• Cross-Checking the Trends: A Comparison of IRA?s List of “What?s Hot” with “What?s Published” By: John Robertson and Clayton Leishman
    • Abstract
      The authors reviewed the contents of six years of peer reviewed journals concerning adolescent literacy (2004-2009). They analyzed the data searching for trends in types of research, topics of research, and demographics. The results are cross referenced to previous studies by Roe (2004) and Cassidy, Garrett, and Berrea (2006). The authors argue that the journals examined were more likely to be practitioner based than research based and that some populations were underrepresented in the selection of journals.

Pedagogy

  • Peer and Self-Assessment: 20 Classroom Strategies and Other Resources to Increase Student Motivation and Achievement By: Dr. Allison Nazzal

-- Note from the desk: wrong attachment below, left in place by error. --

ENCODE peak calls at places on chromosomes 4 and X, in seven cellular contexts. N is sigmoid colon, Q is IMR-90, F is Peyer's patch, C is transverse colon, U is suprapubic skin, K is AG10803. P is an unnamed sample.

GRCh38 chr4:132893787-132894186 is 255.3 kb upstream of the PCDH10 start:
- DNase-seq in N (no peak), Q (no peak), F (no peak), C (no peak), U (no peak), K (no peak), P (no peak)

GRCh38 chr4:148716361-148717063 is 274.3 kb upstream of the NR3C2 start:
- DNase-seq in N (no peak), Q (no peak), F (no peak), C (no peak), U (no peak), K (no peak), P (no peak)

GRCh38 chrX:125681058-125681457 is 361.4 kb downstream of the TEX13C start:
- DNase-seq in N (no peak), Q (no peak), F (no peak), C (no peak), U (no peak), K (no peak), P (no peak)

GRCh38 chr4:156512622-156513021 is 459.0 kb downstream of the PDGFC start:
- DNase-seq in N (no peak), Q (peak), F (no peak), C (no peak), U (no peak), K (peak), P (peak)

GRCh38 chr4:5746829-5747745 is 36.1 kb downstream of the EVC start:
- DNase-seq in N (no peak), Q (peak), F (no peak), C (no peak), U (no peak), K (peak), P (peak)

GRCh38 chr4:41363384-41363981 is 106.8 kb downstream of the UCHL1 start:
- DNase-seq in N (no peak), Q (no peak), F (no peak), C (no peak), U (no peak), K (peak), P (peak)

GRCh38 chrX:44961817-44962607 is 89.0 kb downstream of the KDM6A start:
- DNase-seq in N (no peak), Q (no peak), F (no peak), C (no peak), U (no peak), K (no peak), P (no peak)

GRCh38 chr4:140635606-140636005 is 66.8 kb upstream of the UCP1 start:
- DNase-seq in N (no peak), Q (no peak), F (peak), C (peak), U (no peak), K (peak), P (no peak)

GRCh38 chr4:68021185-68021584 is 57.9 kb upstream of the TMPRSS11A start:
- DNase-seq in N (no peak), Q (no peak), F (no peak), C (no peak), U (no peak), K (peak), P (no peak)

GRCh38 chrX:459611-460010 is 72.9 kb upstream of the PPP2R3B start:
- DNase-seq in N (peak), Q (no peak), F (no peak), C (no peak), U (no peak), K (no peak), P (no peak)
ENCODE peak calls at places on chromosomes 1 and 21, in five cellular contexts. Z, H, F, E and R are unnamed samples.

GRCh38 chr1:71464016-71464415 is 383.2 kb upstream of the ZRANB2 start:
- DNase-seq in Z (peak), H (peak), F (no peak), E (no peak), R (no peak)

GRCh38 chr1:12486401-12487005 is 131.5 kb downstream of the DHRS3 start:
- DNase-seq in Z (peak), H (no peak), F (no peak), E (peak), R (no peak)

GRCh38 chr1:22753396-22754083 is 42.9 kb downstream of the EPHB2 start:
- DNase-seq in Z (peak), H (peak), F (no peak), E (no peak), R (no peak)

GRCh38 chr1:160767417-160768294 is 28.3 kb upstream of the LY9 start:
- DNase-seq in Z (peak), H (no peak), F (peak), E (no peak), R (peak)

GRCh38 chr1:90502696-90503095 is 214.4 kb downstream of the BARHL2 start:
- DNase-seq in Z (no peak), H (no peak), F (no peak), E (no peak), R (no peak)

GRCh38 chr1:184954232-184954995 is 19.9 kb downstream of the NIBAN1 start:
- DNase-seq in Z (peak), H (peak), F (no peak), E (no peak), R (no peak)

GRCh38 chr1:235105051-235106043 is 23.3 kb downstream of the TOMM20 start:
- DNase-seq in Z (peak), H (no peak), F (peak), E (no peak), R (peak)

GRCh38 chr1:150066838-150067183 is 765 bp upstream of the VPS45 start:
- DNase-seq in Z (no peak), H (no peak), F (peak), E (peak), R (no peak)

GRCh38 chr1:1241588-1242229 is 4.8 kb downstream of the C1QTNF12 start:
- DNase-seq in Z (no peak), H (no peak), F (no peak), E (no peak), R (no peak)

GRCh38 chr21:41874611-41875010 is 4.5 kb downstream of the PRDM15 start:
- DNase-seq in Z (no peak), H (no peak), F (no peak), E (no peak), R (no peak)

• Abstract
      Assessment is a critically important step within middle school instructional design. It is also one of the most misunderstood, misinterpreted, and overlooked steps within lesson design. It is appropriate for teachers to develop formative and summative assessments, especially in a differentiated classroom. Unfortunately, formative assessments are too often neglected. Nonetheless, ongoing developmentally responsive assessment that motivates students to continue learning is central to the National Middle School Association’s middle school philosophy. This paper shares peer- and self-assessment strategies and Internet sites that can be used in differentiated classrooms to develop a balanced assessment plan that can be utilized across content areas.
  • From Blooms to Remediation By: Lee Westberry and Leslie Howder
    • Abstract